Meg Whitman hints she will offshore jobs at HP's most troubled unit

Meg WhitmanHPHP CEO Meg Whitman

The full-throated confidence that HP CEO Meg Whitman voiced last quarter about the company’s Enterprise Services business was replaced by some stark realism on Thursday.

Enterprise Services is HP’s consulting and IT offshoring business — it helps HP customers use technology more efficiently, and handles their IT needs.

In the quarter ended in April, it showed a revenue decline of 16% from last year, and this continues a trend that’s been going on for at least the last two and a half years.

In HP’s last earnings call in February, Whitman promised to increase profits from the unit, and she reiterated that promise on Thursday.

By the end of this year, she says HP Enterprise Services, which includes consulting and IT outsourcing for big customers, will be solidly hitting 4 to 6% profit margins and “long term” 7% to 9%.

During a quarterly conference call with Wall Street analysts, Whitman indicated one way she plans to achieve this: Offshoring jobs from expensive wage regions to low-cost regions, and automating more jobs in the data center.

She said the unit needs “to make a faster labour mix shift to low-cost resources” and explained this meant two things:

  • Using more automation technology, rather than hiring people do certain administrative jobs.
  • And “more aggressive labour pyramid shifts…in onshore/offshore locations.”

Troubled for years

Enterprise Services is HP’s outsourcing and consulting group. A big part of its services is old-school outsourcing, where HP steps in and runs an entire IT department. That’s a dying business as companies shift towards cloud computing and update their data centres with new tech that allows them to be more automated and easier to manage.

The business has struggled. Every quarter for at least the last two and a half years, the unit has shown lower revenues than the year-ago quarter.

HP Visitor Center Palo AltoHPHP Palo Alto headquarters

Or to put it another way, the unit brought in almost $US7.3 billion in the quarter that ended on January 31, 2012, and brought in $US4.8 billion in HP’s most recent quarter, which ended in January 31, 2015.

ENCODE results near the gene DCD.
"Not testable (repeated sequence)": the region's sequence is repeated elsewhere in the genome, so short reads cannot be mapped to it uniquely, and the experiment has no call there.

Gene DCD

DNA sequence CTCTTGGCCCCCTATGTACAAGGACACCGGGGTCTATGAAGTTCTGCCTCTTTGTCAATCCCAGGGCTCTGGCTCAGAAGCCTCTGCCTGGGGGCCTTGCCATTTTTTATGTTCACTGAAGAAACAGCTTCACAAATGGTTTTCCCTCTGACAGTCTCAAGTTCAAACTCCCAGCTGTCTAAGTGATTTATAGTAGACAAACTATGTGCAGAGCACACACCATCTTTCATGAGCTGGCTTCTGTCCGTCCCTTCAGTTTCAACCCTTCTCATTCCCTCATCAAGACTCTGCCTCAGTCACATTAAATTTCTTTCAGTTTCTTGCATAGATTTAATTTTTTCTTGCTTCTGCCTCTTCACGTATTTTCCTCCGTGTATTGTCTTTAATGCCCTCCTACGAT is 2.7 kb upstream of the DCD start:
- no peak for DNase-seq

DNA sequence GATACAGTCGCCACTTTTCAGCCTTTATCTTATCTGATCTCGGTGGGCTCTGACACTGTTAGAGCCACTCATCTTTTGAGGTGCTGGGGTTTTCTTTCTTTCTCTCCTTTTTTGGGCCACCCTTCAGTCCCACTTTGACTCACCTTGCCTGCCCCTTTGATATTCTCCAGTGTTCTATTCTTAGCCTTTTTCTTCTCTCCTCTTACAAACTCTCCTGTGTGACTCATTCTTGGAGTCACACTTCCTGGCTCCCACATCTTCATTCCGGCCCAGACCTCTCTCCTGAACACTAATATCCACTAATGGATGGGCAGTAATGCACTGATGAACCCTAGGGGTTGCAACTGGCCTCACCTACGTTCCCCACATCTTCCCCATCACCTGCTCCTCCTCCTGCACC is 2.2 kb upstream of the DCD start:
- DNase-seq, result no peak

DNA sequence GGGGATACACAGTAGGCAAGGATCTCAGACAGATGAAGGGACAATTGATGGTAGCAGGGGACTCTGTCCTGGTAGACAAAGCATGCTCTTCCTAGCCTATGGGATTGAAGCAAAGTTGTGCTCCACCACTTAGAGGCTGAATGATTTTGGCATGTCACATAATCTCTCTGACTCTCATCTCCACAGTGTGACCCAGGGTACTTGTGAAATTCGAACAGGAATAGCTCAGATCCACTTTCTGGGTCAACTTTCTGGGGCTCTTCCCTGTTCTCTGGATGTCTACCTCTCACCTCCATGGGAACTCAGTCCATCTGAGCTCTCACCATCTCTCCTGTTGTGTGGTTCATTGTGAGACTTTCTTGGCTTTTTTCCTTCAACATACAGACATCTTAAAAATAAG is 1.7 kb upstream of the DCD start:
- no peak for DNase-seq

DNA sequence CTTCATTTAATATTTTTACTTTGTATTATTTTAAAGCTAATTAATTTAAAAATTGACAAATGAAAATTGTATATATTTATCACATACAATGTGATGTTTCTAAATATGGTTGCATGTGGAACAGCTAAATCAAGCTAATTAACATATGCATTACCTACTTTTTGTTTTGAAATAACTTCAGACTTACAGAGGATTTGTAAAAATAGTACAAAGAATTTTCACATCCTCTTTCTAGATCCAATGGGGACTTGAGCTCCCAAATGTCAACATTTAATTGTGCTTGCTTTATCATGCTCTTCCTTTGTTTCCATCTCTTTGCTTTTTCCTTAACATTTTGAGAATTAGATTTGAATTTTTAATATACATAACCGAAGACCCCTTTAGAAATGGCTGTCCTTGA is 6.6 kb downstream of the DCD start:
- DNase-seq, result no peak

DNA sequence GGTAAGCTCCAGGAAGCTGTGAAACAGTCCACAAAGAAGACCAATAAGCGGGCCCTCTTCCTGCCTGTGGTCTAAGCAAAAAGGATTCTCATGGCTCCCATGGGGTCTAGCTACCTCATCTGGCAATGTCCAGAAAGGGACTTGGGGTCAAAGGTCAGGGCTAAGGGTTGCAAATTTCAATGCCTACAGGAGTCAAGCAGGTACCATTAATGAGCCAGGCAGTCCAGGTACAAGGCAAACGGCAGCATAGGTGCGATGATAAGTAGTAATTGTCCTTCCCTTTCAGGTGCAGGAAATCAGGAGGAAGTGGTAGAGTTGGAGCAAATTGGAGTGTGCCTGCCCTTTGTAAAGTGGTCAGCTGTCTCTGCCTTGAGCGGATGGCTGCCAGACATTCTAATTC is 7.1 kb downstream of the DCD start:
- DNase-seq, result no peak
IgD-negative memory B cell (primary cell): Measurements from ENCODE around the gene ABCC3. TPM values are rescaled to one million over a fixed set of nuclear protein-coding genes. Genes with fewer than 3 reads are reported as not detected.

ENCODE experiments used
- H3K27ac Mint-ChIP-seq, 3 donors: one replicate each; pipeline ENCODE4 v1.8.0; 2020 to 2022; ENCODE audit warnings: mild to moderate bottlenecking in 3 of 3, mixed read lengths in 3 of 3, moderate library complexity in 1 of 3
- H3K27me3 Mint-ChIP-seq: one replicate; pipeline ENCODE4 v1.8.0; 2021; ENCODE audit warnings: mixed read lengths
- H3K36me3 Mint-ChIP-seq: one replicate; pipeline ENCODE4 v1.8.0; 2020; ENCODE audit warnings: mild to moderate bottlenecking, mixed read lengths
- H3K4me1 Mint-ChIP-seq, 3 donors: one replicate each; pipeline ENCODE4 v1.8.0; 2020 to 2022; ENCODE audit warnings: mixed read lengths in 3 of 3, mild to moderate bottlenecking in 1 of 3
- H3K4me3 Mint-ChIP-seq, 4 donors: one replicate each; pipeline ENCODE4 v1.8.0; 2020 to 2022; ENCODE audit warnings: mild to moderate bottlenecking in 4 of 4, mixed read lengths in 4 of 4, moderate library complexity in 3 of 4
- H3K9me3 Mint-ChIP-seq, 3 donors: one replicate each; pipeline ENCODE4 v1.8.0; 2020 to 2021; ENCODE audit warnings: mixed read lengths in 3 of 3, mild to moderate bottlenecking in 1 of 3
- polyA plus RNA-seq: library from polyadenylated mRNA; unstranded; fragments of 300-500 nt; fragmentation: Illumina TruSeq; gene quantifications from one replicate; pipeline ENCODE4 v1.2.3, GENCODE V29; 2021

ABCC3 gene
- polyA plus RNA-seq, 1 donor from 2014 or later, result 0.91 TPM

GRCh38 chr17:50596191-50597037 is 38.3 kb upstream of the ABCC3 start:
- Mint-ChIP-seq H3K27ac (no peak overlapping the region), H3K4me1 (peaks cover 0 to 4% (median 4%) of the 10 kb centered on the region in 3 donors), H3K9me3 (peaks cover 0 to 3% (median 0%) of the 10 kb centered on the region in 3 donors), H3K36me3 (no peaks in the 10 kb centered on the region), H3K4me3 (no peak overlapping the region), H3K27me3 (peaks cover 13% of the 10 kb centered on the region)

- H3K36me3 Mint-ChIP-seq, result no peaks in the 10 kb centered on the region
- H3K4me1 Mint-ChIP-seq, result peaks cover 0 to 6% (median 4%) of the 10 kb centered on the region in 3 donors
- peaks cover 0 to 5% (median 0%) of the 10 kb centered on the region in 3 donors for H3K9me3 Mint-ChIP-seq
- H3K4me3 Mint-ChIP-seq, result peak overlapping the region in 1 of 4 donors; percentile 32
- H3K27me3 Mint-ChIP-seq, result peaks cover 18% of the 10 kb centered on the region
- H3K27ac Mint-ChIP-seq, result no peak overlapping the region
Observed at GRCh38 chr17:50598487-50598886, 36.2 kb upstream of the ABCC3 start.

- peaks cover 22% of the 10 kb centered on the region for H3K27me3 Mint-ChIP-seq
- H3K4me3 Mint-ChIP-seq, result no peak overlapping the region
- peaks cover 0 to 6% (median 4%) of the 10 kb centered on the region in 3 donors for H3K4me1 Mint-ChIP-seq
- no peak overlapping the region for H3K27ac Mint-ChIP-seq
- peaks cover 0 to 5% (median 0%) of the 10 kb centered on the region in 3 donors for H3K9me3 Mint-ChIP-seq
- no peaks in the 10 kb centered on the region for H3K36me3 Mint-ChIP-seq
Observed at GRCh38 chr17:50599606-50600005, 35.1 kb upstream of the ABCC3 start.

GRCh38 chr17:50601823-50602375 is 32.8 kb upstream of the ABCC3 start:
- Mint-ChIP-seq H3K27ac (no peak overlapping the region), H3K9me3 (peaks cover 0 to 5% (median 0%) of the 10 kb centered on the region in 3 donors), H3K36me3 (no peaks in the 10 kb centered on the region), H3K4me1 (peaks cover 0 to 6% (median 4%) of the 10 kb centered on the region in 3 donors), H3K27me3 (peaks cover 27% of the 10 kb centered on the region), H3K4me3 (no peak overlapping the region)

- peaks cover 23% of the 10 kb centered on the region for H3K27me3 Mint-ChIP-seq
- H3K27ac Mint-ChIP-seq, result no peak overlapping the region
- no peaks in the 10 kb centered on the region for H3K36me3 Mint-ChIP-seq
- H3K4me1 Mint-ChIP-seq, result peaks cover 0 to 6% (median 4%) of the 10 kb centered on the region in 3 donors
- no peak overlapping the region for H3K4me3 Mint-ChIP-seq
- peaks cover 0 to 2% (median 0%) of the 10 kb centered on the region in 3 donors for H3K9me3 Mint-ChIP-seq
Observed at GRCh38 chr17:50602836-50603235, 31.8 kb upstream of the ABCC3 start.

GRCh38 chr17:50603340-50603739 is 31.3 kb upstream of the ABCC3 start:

Profit margins have been all over the map, too.

Whitman has given up predicting when HP will start growing revenues in general. She is now concentrating on splitting the company into two. She’ll run one company, HP Enterprise, and HP Enterprise Services will stay with her.

Given its long troubled history, why not try to divest it?

Whitman says Enterprise Services remains “strategic” to the new company, HP Enterprise. HP Enterprise needs consulting services to help the company sell HP technology like newfangled servers, networks, storage, and software.

“If we don’t have a healthy services business it compromises the overall business,” she says.

Here’s the full quote where she mentions shifting to lower-cost labour:

There is definitely an accelerated move to a consumption model, which is going to require us to make a faster labour mix shift to low-cost resources, and frankly, the transformation of the physical data center footprint to much more streamlined footprint that are far more automated.

So there are real market shifts going on here. And basically, the additional savings plan that we mentioned today would de-risk our plan for ES to reach that 7% to 9% operating margin, but more importantly would enable us to sustain that level of profitability over time. So we’ve got more aggressive labour pyramid shifts that have to take place in onshore/offshore locations to make sure that we stay competitive in that market, and the market is changing dramatically.

We’ve reached out to HP for additional context and will update this post if we hear back.

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